In terms of conventional economic indicators, New Zealand is more globalised than Australia. Two sets of theoretically derived propositions are tested compared to a null hypothesis of no effects: the first, that globalisation will reduce the reality and/or the perceptions of electoral choice, and the second based on the assumption that it may change but not necessarily reduce the effects of those parameters. With data from Australian and New Zealand Election Studies from 1996 onwards, and using multivariate logit models, we test the effects of economic voting, and the ideological salience of Left-Right issues, notably welfare and tax policy, and the extent to which opposition to aspects of globalisation might mobilise support for political parties. We find little support for the argument that New Zealand electoral politics should reflect globalisation influences more strongly than Australian electoral politics. To the extent that the evidence does appear to confirm any aspects of the two propositions, it is commonly the more moderate effects associated with the second proposition that are supported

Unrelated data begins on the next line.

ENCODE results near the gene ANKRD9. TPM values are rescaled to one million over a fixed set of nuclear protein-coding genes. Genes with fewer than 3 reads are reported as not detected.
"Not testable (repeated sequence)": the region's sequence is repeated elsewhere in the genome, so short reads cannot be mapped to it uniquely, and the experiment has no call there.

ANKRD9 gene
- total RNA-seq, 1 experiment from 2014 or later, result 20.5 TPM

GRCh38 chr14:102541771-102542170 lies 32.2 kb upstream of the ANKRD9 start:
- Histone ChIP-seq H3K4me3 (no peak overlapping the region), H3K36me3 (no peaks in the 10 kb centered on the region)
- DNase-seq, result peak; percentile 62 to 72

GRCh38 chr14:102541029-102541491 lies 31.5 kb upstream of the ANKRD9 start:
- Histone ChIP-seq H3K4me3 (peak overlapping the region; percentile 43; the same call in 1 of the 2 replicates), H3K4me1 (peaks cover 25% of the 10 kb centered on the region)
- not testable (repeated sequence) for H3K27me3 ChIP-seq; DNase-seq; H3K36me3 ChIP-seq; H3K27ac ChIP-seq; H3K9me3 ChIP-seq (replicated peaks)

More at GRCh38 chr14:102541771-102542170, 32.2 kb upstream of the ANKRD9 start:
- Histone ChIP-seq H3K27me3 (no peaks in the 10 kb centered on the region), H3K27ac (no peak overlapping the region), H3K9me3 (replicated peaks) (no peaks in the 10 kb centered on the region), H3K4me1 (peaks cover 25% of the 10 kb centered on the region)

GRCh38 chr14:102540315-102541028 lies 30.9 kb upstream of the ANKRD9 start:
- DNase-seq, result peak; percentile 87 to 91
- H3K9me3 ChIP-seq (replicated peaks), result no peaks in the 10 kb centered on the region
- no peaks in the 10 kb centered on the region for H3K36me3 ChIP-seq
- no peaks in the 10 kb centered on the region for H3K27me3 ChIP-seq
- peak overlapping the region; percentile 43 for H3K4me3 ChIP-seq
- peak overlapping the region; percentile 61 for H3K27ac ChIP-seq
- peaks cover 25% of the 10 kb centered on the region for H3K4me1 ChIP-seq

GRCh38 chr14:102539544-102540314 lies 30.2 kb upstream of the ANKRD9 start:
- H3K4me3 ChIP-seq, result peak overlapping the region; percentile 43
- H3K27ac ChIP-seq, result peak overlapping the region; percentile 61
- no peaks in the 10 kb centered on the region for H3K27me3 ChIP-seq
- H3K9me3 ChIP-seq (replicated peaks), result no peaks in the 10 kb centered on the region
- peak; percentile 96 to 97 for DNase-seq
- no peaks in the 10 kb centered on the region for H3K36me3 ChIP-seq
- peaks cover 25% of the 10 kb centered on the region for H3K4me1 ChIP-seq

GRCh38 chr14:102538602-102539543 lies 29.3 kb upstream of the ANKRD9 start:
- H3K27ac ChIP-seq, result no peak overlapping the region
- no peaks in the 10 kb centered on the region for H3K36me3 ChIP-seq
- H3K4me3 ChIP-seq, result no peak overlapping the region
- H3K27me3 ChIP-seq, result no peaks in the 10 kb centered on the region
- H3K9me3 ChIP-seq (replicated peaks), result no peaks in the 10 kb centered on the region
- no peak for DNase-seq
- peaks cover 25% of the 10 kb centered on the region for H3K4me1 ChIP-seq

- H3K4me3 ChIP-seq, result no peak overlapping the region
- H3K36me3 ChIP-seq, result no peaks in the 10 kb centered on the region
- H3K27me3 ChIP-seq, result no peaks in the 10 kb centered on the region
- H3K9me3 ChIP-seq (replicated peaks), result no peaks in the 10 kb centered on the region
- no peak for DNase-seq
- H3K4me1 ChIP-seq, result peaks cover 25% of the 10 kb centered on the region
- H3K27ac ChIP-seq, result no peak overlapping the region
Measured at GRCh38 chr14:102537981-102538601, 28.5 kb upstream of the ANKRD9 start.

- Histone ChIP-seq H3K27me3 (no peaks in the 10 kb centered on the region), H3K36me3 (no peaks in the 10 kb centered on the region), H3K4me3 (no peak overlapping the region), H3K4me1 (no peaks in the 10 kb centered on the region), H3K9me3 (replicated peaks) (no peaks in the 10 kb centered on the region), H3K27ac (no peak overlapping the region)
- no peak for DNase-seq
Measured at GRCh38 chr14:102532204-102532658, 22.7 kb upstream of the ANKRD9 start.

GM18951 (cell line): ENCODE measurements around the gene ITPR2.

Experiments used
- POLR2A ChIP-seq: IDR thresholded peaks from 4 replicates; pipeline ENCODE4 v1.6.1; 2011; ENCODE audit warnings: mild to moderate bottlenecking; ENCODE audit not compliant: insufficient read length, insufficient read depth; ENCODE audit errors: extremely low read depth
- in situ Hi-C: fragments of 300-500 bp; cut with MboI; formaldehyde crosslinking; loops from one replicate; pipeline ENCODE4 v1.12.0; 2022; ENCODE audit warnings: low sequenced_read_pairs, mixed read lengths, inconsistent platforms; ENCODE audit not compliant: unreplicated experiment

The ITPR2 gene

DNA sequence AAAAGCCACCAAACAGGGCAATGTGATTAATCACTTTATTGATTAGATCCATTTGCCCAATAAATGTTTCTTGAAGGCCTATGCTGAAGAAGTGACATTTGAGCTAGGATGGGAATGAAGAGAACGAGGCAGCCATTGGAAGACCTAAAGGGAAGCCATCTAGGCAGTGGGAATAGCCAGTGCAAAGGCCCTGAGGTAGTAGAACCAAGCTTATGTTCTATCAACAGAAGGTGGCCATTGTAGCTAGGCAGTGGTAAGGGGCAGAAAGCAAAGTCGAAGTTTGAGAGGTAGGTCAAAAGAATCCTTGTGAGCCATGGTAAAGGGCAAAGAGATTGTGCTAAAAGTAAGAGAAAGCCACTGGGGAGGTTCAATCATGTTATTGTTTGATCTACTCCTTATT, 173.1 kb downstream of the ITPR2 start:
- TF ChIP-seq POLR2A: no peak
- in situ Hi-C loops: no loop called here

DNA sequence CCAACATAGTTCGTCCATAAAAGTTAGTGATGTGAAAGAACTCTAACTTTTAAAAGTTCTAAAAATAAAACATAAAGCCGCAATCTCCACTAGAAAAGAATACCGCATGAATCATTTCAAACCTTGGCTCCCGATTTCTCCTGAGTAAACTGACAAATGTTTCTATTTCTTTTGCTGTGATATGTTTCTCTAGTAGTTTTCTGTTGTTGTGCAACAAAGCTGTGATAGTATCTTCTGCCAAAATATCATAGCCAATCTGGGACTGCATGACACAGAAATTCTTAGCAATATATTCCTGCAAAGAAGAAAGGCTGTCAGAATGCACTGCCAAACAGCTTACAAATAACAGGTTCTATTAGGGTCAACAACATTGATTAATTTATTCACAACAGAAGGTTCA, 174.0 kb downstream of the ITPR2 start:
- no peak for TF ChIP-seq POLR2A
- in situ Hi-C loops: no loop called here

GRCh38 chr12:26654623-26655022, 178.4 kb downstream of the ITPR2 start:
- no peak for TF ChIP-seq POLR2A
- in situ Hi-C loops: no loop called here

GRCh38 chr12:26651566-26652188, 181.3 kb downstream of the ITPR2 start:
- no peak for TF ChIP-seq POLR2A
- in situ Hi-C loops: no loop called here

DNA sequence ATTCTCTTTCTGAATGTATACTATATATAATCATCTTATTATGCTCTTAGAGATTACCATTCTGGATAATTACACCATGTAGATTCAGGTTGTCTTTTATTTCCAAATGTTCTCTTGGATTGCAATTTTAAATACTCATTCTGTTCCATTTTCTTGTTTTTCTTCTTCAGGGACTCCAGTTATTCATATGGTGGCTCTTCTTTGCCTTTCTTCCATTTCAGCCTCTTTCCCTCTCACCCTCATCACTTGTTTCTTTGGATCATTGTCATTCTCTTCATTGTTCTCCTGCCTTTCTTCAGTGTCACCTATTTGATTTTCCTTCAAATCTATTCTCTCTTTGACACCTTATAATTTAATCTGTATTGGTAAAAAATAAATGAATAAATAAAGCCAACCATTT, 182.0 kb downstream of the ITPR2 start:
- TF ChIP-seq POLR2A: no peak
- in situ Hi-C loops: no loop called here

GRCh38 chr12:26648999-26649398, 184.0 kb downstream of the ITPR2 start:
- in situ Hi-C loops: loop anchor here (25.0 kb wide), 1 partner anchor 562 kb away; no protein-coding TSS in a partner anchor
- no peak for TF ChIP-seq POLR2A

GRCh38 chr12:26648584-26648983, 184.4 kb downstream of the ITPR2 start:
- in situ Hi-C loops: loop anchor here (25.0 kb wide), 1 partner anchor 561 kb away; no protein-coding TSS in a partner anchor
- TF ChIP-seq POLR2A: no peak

To submit an update or takedown request for this paper, please submit an Update/Correction/Removal Request.